For Krugman and other liberal economists, only a pump-priming effort comparable to the federal financing of WWII will be sufficient to not simply pull the U.S. out of its current recession but provide the impetus needed to renew a 21st century middle-class revolution. As he and others are well aware, such a federal stimulus program is unlikely.

Over the last seven decades, the American economy flourished, flattened and now sputters. According to the U.S. Bureau of Economic Analysis, Real GDP (in 2005/$) has steadily increased since 1940 with only a few years of stalled growth. Such periods occurred in 1950, 1958, 1982, 1991 and in 2008 (the last year covered) either as a part of or shortly following a recession.

The Economic Policy Institute’s recent report, “State of Working America,” details America’s post-war ephemeral growth. It soberly details how, in the face of significant productivity gains, median household income remained stagnant. Most disturbing, it shows that wealth has increasingly gone to the top 5 percent (and especially the top 1%) of Americans; as of 2004, the top 20 percent controlled 85 percent of the nation’s wealth.

Ordinary Americans are suffering. EPI warns, “Today’s economic crisis finds America’s working families in an ever harder place. … [R]ecent developments are compounding a broader economic failure that has been not months or years, but decades in the making.”

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The most disturbing graph in the EPI report is one that shows that in 2006, the top 1 percent controlled 23 percent of all income. What makes this so disturbing in that the super-rich have regained the position they held just prior to the 1929 stock market crash when they controlled 24 percent of all income. In the light of the current great recession, one can anticipate that the share controlled by the top 1 percent will have only increased. America has come full circle to a point when the American Century was not even a notion in Luce’s dreams. Have the forces of reaction set the stage for another Depression, a "new normal"?

For many, the great turning point in the erosion of the American Century came with the Reagan revolution. In the wake of the 1982 recession, which featured the worst unemployment rate since the Great Depression, Reagan championed a recovery characterized by de-industrialization, union busting and trickle-down economics. While some 12 million new jobs were added during Reagan’s presidency, the bulk of them were in the service sectors of FIRE (finance, insurance and real estate), health care and retail as well as the construction sectors. High-paying, unionized manufacturing jobs were a thing of the past.

More telling, achieving the American Century was predicated on a progressive or equitable income tax system. Between 1963 and 2003, the top bracket saw their tax rate decline to 35 percent from 91 percent. Reagan championed a further reduction in the income tax rate for the rich and super-rich; in 1988 and 1989 the rate for the rich fell to 28 percent.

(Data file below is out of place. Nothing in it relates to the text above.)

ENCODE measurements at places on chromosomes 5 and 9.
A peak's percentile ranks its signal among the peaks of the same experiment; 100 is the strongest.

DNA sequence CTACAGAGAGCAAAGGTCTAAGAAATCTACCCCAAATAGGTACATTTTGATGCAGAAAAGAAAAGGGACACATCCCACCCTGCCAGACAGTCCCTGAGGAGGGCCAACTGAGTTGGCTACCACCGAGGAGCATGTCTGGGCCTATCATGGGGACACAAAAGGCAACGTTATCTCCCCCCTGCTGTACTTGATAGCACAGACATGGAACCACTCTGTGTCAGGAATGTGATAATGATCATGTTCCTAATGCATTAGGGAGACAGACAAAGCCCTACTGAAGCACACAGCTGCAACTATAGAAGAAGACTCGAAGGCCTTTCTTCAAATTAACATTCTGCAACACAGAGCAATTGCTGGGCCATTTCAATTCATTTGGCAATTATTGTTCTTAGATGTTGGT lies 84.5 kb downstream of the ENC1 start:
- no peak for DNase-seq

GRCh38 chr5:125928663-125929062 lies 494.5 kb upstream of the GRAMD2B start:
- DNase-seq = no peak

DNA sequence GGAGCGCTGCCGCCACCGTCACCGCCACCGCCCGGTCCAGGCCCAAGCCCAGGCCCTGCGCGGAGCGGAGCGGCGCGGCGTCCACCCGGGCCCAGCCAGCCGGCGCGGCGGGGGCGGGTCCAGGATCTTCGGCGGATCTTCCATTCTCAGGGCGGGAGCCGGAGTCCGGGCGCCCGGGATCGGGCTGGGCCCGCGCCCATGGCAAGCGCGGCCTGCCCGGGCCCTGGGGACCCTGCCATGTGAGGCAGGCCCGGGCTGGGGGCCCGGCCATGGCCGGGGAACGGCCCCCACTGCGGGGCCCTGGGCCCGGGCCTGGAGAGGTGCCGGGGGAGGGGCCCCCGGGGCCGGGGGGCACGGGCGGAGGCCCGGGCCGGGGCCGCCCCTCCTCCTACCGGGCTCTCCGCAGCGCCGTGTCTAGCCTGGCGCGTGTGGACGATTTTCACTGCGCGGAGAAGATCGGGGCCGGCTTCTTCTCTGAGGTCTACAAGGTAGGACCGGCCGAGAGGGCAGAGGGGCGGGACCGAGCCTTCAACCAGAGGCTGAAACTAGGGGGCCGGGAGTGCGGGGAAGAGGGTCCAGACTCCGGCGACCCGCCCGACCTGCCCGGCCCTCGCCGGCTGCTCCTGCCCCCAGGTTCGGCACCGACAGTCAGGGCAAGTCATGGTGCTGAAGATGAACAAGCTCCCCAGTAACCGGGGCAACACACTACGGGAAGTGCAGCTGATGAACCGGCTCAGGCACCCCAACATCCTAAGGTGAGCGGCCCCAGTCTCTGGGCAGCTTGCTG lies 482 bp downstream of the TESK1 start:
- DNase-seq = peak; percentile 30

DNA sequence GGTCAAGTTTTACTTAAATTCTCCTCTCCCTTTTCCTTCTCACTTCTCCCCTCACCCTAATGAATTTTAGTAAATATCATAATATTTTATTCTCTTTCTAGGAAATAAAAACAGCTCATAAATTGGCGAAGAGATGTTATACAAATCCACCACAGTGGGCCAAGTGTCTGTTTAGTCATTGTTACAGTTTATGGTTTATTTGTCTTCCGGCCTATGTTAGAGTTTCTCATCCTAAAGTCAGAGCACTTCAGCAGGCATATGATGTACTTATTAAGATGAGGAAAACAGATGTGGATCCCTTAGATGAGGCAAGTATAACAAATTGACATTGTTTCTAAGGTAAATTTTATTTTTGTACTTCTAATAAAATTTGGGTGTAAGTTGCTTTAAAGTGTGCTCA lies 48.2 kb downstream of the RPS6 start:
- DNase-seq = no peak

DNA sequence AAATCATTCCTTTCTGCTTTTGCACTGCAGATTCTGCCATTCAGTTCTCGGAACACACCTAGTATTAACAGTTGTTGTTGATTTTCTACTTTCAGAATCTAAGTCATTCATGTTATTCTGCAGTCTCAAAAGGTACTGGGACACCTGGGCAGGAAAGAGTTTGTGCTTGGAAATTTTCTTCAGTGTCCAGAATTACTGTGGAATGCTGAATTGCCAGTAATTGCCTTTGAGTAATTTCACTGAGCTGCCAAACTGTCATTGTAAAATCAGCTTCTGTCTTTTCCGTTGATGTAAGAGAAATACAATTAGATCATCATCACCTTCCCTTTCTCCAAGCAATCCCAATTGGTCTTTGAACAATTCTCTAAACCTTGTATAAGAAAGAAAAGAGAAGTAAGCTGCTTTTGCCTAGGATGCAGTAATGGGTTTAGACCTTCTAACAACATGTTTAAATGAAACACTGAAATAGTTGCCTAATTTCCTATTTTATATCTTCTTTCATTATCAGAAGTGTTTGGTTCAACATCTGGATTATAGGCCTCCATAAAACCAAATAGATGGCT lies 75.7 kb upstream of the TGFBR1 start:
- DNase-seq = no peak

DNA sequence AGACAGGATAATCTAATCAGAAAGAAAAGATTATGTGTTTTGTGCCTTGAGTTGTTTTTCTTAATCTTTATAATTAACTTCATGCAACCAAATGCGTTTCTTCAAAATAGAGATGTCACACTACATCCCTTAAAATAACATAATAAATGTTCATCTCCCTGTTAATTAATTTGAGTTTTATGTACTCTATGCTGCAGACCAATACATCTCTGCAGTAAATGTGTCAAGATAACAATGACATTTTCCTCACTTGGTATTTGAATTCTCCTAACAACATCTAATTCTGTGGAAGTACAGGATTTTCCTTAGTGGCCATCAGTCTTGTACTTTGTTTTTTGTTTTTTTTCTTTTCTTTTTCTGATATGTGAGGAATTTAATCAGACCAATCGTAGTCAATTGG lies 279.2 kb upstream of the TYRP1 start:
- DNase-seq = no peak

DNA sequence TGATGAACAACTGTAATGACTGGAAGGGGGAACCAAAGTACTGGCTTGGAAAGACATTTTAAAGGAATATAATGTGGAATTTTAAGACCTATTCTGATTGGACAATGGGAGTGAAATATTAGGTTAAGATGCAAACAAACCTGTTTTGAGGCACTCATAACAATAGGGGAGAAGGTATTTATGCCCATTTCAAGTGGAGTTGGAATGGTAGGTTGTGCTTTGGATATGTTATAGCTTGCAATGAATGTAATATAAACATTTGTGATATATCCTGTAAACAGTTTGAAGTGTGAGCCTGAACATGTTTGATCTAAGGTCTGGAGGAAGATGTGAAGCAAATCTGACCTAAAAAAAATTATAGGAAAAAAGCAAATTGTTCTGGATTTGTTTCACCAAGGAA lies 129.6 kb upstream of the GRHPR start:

Today, the U.S. economy is in free fall. Republicans and conservatives are calling upon Americans to tighten their belts and accept wage cuts, higher levels of unemployment and a declining standard of living. They have labeled this the “new normal.” It is a “normal” we should resist.

Calls for such an insidious “new normal” come at a time when America’s rich and super-rich, like pigs at the trough, simply can’t get enough. It is a time when all Americans but the wealthy are worse off then a decade ago. As all-too-many know all-too-well, the wages of 90 percent of American families have been essentially flat since the 1970s.

Yet, as wages shrink, the military budget increase. The increase is a testament to the power of lobbyist over public policy, a blindman’s effort to impose an incoherent foreign policy on the world. Its purpose is to protect the extraction industries and facilitate fictitious nation-building efforts. Nevertheless, de-industrialization and out-sourcing continued without even a blush of shame on the part of corporate opportunists.

Sadly, America is returning to the worst of Gilded Age obscenities. Glamour and greed define not only the over-indulgences of the wealthy but also the mass-market fictions hyped by the corporate media. Politics is a pay-to-play sport in which all involved are happily on the take; deals are cut to benefit those with the most at the expense of those with the least. Sign on or lose the next gladiator’s tournament.

America is stumbling to a day of reckoning when the vengeance of the masses of poor, working class and middle class people, who have been royally screwed, will wreck havoc on the rich and their political and media stooges. In the mean time, we are left to suffer with a smile to the mantra of Obama and Democratic apologists.

DAVID ROSEN is the author of “Sex Scandals America: Politics & the Ritual of Public Shaming” (Key, 2009); he can be reached at drosen@ix.netcom.com.